My Leaf project led me to experiment with a number of ways of presenting the leaves of Autumn. One of those ways involved applying a background wash of mud to a white panel and layering leaves onto that panel. Below is perhaps my best attempt at this involving Oak leaves that had spent a few days marinating in a bucket of water. They glistened rather nicely.
As I started to clear things up, including the muddied white panel – which once upon a time was a shelf in a flat-pack wardrobe – I paused to look at the splatter of mud , and an idea formed. What would the panel look like thoroughly plastered with mud?
There was only one way to find out. So I layered the mud on thick and fast with bold strokes of a paintbrush. It only took a minute, and I liked the dynamic swirl of brush strokes. I had just created a small item of abstract art with the most basic of materials. So I then did what any photographer might do – I photographed it (see top). I promise you I was stone cold sober at the time.
So, what exactly have I created? Is it art? is it a photograph? Allow me to digress for a moment.
I, along with many of you reading this, will have photographed Grafitti, or Art installations, sculptures, stained glass windows etc. I do it because I enjoy the challenge of recording something that someone has created, and which has given me pleasure. And having captured it digitally I may post it on this blog, attributing it (if I can) to the artist. In so doing I am bringing that art to the attention of others. Those photographs fall into the category of Record Photography: they are a record of someone else’s work.
Try entering one of those images in a camera club competition and the judge will very likely make a comment along the lines of – who should take credit for this image, the creator of the Art or the photographer who has simply photographed it? Such images don’t often attract a good score.
I understand that thinking but it has the potential to be the thin end of a very long wedge. For example (and I’m playing the Devil’s advocate here), how might we judge photography of modern architecture? Who takes the lion’s share of credit there – the Architect who designed it or the Photographer? One way to answer that is to decide if the photographer has produced simply a record of that building or whether he has created an image that is pictorial. [‘Pictorial’ is almost impossible to define except that it describes the treatment of a subject rather than the subject matter itself].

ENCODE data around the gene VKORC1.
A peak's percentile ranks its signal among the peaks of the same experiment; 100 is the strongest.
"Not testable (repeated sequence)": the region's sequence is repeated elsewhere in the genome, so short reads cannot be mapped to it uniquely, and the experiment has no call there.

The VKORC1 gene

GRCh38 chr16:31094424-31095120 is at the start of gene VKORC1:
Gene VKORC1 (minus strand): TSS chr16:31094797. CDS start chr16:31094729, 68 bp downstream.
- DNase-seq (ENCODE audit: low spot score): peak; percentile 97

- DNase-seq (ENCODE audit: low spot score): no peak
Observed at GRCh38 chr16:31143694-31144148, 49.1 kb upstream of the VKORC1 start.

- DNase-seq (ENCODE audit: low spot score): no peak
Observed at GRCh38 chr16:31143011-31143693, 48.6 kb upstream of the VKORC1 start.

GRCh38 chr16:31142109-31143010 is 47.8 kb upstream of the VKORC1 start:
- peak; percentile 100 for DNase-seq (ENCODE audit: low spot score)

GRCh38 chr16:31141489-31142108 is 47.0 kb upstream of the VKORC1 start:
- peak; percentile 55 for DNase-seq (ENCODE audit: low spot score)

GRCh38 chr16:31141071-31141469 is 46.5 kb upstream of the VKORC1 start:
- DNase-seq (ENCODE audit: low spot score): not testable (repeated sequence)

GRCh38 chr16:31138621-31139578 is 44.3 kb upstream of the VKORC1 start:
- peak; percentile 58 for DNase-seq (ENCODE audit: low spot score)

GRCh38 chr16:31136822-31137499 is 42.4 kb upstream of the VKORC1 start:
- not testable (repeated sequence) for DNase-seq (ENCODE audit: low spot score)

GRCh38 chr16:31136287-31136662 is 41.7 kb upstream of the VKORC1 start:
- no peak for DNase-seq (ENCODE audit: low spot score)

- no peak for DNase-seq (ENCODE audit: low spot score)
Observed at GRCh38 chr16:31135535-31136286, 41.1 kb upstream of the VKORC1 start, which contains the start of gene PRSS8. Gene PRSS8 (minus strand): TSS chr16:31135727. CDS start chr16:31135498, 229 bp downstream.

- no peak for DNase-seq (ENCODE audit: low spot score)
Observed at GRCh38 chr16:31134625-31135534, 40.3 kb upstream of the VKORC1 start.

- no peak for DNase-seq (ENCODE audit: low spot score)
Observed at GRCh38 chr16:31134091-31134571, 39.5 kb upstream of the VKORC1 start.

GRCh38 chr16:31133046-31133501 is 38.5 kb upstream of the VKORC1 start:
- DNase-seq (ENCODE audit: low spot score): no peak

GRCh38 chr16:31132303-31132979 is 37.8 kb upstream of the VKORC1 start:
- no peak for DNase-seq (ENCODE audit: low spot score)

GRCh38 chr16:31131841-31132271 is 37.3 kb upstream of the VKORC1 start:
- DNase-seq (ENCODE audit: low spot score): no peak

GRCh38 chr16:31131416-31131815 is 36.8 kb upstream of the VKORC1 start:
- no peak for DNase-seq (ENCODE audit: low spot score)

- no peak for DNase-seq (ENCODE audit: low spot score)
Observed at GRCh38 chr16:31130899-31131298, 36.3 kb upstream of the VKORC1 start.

So, to return to my experiment with mud. I wonder what a judge would make of it. It’s a record shot of monochromatic swirls. He probably won’t even know how, or with what, those swirls were created. But actually does that really matter? And would he judge it differently if he knew that the exhibitor was not only the photographer but also the creator? Would he think it a valid ‘image’? And to complicate our thinking further, the ‘art’ I created was transitory – it was wiped away within five minutes. Does that sound a little like the social media platform where images can be made to disappear after ten seconds?
It’s art of a sort. And a record was taken of that feat with a digital camera and that image has been processed – in two ways, see below for version 2 – and could now be printed (in fact it already has been). The acid test perhaps is to enter it into a future club competition and see what a judge makes of it. I intend doing that in 2018 and I will let you know what happens. Your comments as always will be welcome.